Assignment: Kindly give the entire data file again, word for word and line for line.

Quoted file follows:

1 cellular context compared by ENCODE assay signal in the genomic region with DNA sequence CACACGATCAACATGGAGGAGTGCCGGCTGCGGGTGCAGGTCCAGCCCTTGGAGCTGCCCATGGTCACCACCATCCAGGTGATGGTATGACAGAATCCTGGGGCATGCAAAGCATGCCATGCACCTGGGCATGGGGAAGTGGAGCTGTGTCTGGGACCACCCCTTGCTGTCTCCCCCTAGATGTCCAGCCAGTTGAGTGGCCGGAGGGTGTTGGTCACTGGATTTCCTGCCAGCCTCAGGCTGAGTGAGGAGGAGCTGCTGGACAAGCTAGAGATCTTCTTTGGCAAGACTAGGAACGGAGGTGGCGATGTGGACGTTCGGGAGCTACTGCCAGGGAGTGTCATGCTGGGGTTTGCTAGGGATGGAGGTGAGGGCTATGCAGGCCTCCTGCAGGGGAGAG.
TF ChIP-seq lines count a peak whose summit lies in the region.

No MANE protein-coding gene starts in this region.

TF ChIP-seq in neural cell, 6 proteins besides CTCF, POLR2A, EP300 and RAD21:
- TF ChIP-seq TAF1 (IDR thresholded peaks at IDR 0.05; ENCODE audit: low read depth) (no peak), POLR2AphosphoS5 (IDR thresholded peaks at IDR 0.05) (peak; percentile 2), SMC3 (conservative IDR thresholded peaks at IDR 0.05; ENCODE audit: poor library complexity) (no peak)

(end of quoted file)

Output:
1 cellular context compared by ENCODE assay signal in the genomic region with DNA sequence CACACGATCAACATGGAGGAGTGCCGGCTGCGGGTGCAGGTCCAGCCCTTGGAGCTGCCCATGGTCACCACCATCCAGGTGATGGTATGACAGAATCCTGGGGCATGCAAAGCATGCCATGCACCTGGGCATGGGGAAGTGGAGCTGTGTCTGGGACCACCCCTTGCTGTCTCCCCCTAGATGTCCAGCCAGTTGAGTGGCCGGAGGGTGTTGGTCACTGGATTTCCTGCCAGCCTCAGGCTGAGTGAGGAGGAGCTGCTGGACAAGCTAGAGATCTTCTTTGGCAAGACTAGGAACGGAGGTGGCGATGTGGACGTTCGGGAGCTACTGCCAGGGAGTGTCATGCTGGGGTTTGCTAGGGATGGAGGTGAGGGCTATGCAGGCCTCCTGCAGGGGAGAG.
TF ChIP-seq lines count a peak whose summit lies in the region.

No MANE protein-coding gene starts in this region.

TF ChIP-seq in neural cell, 6 proteins besides CTCF, POLR2A, EP300 and RAD21:
- TF ChIP-seq TAF1 (IDR thresholded peaks at IDR 0.05; ENCODE audit: low read depth) (no peak), POLR2AphosphoS5 (IDR thresholded peaks at IDR 0.05) (peak; percentile 2), SMC3 (conservative IDR thresholded peaks at IDR 0.05; ENCODE audit: poor library complexity) (no peak)